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Is the "never event?"concept a useful safety management strategy in complex primary healthcare systems?

Bowie, Paul, Baylis, Diane, Price, Julie, Bradshaw, Pallavi, McNab, Duncan, Ker, Jean, Carson-Stevens, Andrew ORCID: and Ross, Alastair 2021. Is the "never event?"concept a useful safety management strategy in complex primary healthcare systems? International Journal for Quality in Health Care 33 (S1) , pp. 25-30. 10.1093/intqhc/mzaa101

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Why is the area important? A sub-group of rare but serious patient safety incidents, known as ‘never events,’ is judged to be ‘avoidable.’ There is growing interest in this concept in international care settings, including UK primary care. However, issues have been raised regarding the well-intentioned coupling of ‘preventable harm’ with zero tolerance ‘never events,’ especially around the lack of evidence for such harm ever being totally preventable. What is already known and gaps in knowledge? We consider whether the ideal of reducing preventable harm to ‘never’ is better for patient safety than, for example, the goal of managing risk materializing into harm to ‘as low as reasonably practicable,’ which is well-established in other complex socio-technical systems and is demonstrably achievable. We reflect on the ‘never event’ concept in the primary care context specifically, although the issues and the polarized opinion highlighted are widely applicable. Recent developments to validate primary care ‘never event’ lists are summarized and alternative safety management strategies considered, e.g. Safety-I and Safety-II. Future areas for advancing research and practice Despite their rarity, if there is to be a policy focus on ‘never events,’ then specialist training for key workforce members is necessary to enable examination of the complex system interactions and design issues, which contribute to such events. The ‘never event’ term is well intentioned but largely aspirational—however, it is important to question prevailing assumptions about how patient safety can be understood and improved by offering alternative ways of thinking about related complexities.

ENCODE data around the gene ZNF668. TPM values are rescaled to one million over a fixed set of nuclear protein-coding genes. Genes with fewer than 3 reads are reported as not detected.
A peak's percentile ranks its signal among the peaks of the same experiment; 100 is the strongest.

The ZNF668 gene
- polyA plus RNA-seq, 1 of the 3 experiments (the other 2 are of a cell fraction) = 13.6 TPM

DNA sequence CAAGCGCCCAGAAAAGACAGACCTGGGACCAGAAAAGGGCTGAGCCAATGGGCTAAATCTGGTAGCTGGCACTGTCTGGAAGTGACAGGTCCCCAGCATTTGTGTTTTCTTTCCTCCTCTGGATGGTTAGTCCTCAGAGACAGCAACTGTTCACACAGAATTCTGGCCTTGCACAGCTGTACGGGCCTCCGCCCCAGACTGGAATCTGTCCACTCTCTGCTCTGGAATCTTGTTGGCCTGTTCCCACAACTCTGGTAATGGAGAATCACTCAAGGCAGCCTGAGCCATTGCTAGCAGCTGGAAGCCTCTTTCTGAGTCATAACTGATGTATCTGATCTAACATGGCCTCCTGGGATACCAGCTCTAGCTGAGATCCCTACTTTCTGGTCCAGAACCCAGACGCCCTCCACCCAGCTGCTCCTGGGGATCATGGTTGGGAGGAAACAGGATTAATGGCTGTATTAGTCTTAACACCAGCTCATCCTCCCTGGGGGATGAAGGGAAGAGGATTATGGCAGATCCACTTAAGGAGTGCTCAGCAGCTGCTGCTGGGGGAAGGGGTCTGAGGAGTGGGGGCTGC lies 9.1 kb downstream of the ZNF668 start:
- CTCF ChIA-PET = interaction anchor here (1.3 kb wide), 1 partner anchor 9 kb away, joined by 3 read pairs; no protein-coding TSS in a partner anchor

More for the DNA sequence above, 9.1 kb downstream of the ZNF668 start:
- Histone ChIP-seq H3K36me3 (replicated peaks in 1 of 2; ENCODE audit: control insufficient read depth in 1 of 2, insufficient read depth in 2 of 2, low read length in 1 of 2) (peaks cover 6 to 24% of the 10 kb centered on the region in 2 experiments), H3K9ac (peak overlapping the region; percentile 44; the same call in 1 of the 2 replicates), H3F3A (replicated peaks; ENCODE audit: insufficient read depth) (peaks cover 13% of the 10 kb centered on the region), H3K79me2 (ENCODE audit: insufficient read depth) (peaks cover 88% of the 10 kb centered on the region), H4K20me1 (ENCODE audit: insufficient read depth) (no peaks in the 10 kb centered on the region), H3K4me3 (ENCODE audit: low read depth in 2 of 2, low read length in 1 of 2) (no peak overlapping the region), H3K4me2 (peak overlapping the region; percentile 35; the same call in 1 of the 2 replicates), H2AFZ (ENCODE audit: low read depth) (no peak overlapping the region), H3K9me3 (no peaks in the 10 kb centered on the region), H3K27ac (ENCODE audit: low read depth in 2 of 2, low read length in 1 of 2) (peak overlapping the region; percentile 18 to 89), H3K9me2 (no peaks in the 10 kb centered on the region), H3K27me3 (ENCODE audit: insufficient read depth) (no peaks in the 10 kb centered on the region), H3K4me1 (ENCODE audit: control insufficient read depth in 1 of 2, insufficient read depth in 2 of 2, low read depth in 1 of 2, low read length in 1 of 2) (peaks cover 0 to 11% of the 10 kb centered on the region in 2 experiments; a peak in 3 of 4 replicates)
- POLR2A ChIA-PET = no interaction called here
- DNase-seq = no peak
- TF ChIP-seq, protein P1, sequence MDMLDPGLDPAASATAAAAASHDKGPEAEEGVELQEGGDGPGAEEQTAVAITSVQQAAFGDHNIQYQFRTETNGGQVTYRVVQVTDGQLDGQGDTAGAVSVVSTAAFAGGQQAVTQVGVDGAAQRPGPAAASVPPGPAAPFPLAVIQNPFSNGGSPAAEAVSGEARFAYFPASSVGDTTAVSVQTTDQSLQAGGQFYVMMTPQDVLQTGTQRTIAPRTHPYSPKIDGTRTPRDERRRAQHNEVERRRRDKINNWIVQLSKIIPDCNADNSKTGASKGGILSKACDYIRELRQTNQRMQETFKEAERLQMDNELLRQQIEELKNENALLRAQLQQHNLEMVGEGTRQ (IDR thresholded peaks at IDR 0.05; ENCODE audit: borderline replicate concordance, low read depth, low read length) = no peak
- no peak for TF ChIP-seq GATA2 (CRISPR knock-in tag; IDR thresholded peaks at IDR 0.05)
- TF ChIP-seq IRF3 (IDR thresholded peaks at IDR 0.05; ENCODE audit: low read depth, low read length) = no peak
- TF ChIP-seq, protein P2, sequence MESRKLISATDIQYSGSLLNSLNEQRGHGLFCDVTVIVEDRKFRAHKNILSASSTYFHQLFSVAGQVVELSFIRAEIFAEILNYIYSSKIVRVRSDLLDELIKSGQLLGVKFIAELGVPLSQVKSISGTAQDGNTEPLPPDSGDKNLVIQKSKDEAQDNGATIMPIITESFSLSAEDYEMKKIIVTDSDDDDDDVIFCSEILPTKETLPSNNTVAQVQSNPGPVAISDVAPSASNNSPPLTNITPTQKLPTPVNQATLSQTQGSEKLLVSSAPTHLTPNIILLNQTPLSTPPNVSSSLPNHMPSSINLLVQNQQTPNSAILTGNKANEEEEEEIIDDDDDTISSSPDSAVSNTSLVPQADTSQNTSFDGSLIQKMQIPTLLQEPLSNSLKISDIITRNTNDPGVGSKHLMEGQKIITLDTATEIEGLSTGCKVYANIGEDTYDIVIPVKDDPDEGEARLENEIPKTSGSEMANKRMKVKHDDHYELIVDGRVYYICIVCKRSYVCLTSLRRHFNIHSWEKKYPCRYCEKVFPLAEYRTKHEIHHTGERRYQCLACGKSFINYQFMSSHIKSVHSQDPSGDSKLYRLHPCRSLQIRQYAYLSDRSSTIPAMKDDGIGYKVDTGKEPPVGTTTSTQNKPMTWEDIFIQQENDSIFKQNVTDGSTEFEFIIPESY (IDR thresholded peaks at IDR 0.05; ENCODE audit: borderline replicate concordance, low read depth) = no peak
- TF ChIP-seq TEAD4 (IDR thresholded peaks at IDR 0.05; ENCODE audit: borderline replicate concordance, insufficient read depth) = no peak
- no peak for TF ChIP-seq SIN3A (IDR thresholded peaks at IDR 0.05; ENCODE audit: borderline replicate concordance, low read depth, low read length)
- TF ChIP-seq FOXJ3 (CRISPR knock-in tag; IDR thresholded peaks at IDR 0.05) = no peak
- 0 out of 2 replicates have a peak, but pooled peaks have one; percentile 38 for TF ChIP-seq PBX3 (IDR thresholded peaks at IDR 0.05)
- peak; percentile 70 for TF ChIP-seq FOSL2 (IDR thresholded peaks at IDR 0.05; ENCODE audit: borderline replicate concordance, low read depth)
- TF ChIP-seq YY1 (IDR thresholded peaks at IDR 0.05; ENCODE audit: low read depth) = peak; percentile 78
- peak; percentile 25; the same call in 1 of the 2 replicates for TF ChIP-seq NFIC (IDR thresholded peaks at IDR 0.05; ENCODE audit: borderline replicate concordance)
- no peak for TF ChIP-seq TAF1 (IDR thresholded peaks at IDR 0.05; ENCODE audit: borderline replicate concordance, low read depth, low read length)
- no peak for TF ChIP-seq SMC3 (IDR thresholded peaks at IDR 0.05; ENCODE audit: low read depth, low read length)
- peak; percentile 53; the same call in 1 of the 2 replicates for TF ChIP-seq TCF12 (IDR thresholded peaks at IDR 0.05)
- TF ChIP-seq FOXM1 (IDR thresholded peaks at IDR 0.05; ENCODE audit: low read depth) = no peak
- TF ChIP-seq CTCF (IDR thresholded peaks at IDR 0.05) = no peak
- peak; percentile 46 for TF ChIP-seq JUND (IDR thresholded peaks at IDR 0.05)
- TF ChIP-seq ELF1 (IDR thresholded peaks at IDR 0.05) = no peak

Item Type: Article
Date Type: Publication
Status: Published
Schools: Medicine
Publisher: Oxford University Press
ISSN: 1353-4505
Date of First Compliant Deposit: 24 September 2020
Date of Acceptance: 8 June 2020
Last Modified: 09 Nov 2022 13:21

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